Protestors: So we tell them. We are the people, we are the people. The mighty, mighty people. The mighty-
Speaker 5: We stand in defense of the unborn.
Speaker 6: And we stand in defense of real people.
Speaker 5: President Trump 2020 will make a difference. MAGA.
Pro-Life activists with the Orange County Republican Executive Committee are scheduled to meet here at Lake Eola Park this evening for a prayer vigil regarding the latest changes in abortion rights in several states across the country.
I’m here with Todd Catella, with the Orange County Republican Executive Committee, and he’s holding a prayer vigil here with several other members of his group at the Lake Eola Bandshell. Todd, tell us what’s going on tonight.
Well, we decided that with the pro-choice that’s going on, there’s going to be about 1100 pro-choice activists that are going to be rallying tomorrow, and the values that that group has is not a Republican value, it’s not a pro-life value, it’s not the kind of value that the Christian faith as a whole has, and we wanted to counter that with tonight a prayer vigil. So, tonight we’re going to spend some time in prayer, we’re sharing some stories right now.
So you think there are going to be legislation that’s going to be brought to Tallahassee this year similar to that that’s been brought forward in Alabama, and Georgia, and Missouri?
Well, to be honest with you, the New York and West Virginia rulings were, New York, said up to the time of the last second you can kill the child. West Virginia said, all right, lay the baby on the table, let the mother decide, and then we’ll decide what we’re going to do. Those two events alone have caused the heartbeat bills, and the Alabama pro-life bill, which is designed to challenge and go all the way [inaudible 00:07:15].
Is this something that your group would accept if there were legislation to maybe regulate the number of weeks before an abortion could be conducted?
That has been a part of the discussion for a long time in the past, and I think we’re at a point now where we’ve got to go to a heartbeat bill.
Tom Lemons: … feel about that?
Well, I’m here today to defend and protect life, and also to support the president’s agenda. Donald J. Trump is 100% pro-life, and the Republican party is 100% pro-life. So we are here today defending the unborn, those that have rights that aren’t listened to.
What do you think about issues, as far as a compromise would go? I know that I’ve talked to some of the people on the opposition, and they believe that they may be open to some compromise as far as the number of weeks, some completely not, but how do you feel about a compromise?
Well, I feel about this is, life is life. Life is the most important thing, so if it’s about life, I’m uncompromising. Now, I support the president’s agenda, and I support what he says. So, ultimately at the end of the day though, life is life, and I’m uncompromising on the issue of life. I stand on the side of life, and that’s where I stand.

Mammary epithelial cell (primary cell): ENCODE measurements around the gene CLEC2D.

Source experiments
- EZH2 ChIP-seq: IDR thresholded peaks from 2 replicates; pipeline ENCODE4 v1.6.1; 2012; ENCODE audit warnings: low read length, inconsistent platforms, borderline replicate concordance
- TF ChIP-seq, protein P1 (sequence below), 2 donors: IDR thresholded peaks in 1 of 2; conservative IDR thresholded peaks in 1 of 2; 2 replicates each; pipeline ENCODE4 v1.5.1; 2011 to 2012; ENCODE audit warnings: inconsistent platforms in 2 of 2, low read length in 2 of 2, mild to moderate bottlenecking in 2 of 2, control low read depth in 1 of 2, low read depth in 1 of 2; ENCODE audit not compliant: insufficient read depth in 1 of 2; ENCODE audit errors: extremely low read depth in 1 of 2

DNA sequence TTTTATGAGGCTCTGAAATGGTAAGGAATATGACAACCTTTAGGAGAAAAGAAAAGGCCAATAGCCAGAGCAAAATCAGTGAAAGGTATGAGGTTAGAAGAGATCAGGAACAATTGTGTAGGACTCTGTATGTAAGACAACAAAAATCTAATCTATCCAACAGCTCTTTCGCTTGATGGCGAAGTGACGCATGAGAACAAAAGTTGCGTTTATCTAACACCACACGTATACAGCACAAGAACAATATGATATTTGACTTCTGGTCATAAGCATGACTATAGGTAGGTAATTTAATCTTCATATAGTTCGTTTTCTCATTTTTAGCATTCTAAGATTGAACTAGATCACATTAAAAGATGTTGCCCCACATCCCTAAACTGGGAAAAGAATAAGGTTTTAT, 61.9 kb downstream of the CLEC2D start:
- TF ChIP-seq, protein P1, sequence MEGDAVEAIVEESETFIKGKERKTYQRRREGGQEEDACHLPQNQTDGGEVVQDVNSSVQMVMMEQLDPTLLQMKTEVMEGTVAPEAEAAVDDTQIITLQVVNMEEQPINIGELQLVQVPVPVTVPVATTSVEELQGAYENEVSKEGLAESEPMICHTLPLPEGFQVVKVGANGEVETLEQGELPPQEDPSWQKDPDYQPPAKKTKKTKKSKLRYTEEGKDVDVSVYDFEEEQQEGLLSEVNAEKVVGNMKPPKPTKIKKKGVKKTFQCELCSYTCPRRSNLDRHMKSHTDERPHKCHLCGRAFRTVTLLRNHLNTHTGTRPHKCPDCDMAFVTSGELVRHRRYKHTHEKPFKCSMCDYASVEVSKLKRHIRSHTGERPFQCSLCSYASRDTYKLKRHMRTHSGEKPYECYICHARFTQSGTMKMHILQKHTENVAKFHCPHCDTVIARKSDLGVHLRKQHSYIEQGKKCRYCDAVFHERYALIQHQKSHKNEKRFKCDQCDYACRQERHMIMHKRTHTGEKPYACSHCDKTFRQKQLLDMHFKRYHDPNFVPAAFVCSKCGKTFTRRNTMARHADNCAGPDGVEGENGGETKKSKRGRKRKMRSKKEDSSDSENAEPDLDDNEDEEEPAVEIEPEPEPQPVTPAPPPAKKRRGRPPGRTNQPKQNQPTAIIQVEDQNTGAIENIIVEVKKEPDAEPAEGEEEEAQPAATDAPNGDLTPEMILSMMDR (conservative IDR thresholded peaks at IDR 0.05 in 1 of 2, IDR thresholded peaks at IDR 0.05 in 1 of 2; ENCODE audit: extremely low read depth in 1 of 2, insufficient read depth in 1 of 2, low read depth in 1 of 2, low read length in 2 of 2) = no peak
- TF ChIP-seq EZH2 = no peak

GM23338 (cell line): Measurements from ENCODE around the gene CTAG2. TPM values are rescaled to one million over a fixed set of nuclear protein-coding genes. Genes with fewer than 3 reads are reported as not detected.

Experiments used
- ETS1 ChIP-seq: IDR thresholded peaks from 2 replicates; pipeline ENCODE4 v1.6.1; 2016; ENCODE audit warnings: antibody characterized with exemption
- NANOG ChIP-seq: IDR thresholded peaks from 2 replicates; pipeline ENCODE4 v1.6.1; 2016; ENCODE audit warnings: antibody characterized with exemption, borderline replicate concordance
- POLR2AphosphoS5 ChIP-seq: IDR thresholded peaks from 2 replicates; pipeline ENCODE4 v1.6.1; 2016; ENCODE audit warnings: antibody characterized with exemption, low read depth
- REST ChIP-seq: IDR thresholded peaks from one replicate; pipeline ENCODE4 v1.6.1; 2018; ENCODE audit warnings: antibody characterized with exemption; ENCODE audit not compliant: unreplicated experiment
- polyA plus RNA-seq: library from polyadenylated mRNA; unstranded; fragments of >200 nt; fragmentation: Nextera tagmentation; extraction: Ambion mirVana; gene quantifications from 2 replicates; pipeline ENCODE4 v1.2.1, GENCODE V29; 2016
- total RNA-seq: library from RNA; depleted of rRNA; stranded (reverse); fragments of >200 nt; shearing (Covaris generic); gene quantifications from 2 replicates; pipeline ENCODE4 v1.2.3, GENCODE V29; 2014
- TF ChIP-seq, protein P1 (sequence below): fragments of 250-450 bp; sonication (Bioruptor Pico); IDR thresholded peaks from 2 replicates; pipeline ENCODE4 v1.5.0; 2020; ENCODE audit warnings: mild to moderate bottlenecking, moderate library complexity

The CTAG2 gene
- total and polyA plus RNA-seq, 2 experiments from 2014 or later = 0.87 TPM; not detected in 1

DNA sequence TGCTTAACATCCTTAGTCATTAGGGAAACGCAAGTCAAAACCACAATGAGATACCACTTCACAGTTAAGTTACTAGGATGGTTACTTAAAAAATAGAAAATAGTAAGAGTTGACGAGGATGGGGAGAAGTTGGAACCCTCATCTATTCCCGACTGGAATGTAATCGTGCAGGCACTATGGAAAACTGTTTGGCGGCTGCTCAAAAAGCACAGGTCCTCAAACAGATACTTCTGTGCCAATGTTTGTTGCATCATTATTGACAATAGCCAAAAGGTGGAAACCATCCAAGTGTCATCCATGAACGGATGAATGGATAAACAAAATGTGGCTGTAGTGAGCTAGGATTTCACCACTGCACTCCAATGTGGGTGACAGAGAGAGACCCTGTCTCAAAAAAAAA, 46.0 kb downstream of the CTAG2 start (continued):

So you think there’s going to be some legislation entered this year in Tallahassee that may bring about some change to abortion in Florida?
Well, I certainly hope so, because number one, the Belotti bypass, basically parental notification, didn’t pass before the legislature. I think that it will pass in the upcoming sessions. Also, to the heartbeat bill, some version of it I think will pass. I think again though, is that the Republican party stands on the side of life, and the democratic party stands on the side of hypocritical defense of human rights. They’re interested in defending those rights that are for their political agenda, and their political agenda alone. Meanwhile, the Republican party, we stand solid, we stand united, we stand firm on the side of human rights. Period.
I’m also a former senator from Puerto Rico, member of the Orange County Republican Party, and I am very motivated to be here today to make a stand for those unborn babies that are defenseless. This isn’t infanticide, this is murder, this is no other word for this. It’s very painful, it’s very hurtful, and I’m sure that if God is looking, he’s not happy with this whole thing.
So, as a physician you have to disagree completely with some of their rhetoric that says this is completely a women’s health issue, is that right?
Well, most of them, I would almost 100% of the physicians that I know are on my side on this issue. I think those that have made medicine business are the ones that you’re going to get saying that kind of thing because they make a lot of money from this. But most physicians, I would say every physician is for life. That this went on in the beginning, it was just going to be incest and rape, that’s the way they mentioned it, and it has developed to the point now that they think it’s justified to have a nine-month-old baby who has been viable for already for five months, to have them come out and killed. And then they worry about other crimes and other issues? It’s a sick society, and somebody had to stand up for those babies and to try to fix these things.
Although pro-choice activists vastly outnumbered pro-life supporters during Sunday’s event, their message was no less powerful than those of the opposition. With states across the country considering similar laws to restrict or ban abortion, the debate over Roe Versus Wade could be the dominating topic during the 2020 presidential elections. Reporting from Orlando, I’m Tom Lemons.
The mighty, mighty people. The mighty, mighty people.